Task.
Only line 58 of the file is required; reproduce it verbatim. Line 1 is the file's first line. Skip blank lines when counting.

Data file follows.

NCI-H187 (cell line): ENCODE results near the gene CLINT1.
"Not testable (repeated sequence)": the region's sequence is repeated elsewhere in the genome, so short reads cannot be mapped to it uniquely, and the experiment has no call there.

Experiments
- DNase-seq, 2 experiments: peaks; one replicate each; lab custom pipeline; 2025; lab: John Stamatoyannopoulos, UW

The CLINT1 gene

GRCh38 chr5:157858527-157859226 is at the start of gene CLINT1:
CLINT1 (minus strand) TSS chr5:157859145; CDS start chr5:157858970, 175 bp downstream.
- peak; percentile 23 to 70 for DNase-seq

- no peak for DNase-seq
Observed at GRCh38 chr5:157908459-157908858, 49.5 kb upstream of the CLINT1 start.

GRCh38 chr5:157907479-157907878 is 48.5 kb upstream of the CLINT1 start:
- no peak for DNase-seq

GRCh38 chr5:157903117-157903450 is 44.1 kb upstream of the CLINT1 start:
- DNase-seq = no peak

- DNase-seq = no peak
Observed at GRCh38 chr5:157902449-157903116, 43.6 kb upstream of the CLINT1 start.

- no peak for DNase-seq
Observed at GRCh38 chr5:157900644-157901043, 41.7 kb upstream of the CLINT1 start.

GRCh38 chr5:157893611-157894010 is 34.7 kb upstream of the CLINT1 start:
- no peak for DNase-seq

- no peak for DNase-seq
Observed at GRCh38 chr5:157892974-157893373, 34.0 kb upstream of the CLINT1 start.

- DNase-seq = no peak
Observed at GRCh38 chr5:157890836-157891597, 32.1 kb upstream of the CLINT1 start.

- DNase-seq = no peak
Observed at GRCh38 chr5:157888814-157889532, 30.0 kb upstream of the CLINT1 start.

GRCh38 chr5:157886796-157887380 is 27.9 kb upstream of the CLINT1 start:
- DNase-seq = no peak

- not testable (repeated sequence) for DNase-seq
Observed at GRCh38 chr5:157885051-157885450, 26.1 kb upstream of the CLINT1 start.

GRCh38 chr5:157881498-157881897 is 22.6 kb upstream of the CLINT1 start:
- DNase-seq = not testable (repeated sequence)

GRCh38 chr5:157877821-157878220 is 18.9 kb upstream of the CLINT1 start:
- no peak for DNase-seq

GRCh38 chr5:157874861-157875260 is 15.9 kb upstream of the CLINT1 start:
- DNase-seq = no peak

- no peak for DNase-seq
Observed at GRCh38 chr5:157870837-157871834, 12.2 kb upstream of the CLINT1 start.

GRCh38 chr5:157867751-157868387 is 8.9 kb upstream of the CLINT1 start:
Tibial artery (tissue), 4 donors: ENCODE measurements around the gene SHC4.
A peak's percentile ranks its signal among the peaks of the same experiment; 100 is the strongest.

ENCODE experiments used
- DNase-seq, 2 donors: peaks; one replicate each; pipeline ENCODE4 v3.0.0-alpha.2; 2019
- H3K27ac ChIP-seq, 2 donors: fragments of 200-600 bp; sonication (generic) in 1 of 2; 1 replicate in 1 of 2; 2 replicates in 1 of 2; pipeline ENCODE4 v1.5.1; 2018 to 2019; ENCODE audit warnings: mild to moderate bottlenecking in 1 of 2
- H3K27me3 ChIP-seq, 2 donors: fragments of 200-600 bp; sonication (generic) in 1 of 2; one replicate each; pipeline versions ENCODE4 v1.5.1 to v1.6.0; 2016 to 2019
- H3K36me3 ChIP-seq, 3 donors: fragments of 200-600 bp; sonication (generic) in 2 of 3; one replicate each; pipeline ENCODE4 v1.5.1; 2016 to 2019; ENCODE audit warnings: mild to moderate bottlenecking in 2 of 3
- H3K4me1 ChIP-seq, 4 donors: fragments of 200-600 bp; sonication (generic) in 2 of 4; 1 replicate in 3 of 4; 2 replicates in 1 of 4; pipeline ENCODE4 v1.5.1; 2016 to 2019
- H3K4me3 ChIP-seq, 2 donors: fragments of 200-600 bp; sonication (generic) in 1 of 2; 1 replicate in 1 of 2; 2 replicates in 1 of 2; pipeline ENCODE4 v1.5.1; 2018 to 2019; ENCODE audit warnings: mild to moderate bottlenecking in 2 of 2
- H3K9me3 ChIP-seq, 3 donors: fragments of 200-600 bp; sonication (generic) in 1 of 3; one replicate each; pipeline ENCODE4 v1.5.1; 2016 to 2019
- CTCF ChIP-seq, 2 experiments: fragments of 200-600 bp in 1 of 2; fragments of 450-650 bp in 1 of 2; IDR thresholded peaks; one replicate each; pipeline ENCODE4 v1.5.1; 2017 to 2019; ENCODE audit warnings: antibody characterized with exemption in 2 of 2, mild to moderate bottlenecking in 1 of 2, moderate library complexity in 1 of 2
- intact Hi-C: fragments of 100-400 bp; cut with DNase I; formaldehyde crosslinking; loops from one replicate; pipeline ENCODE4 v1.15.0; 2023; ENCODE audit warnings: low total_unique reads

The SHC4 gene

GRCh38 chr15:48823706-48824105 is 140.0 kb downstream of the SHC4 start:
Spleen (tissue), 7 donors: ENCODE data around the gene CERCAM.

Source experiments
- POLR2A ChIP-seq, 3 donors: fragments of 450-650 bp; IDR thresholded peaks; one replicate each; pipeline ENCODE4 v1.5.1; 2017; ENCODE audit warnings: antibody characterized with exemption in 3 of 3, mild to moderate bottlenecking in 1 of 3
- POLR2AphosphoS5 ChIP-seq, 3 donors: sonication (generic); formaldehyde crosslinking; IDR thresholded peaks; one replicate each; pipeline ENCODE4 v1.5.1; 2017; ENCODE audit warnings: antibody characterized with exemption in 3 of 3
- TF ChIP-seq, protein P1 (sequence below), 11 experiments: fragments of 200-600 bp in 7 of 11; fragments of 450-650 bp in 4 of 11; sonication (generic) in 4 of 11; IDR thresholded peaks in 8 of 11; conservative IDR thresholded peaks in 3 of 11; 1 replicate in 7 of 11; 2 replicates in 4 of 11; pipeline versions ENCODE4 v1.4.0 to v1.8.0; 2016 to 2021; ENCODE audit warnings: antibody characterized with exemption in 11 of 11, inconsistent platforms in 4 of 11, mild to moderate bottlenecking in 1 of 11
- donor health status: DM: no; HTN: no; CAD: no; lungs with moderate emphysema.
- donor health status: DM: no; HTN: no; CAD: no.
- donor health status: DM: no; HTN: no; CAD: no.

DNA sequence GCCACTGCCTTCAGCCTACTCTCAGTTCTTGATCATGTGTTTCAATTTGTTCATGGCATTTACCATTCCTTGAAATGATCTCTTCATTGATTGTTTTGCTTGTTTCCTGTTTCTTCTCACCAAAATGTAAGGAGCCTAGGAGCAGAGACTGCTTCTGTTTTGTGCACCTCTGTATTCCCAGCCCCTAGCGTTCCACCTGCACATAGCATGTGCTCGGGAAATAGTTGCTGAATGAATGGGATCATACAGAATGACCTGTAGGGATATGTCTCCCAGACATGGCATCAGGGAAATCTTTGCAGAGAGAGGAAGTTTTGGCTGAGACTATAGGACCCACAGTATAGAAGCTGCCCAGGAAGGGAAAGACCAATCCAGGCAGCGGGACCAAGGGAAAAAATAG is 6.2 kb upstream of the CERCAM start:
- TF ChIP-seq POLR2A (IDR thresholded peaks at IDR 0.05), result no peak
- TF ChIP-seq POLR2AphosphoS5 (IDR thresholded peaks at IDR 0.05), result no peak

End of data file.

- TF ChIP-seq, protein P1 (sequence below), 11 experiments: fragments of 200-600 bp in 7 of 11; fragments of 450-650 bp in 4 of 11; sonication (generic) in 4 of 11; IDR thresholded peaks in 8 of 11; conservative IDR thresholded peaks in 3 of 11; 1 replicate in 7 of 11; 2 replicates in 4 of 11; pipeline versions ENCODE4 v1.4.0 to v1.8.0; 2016 to 2021; ENCODE audit warnings: antibody characterized with exemption in 11 of 11, inconsistent platforms in 4 of 11, mild to moderate bottlenecking in 1 of 11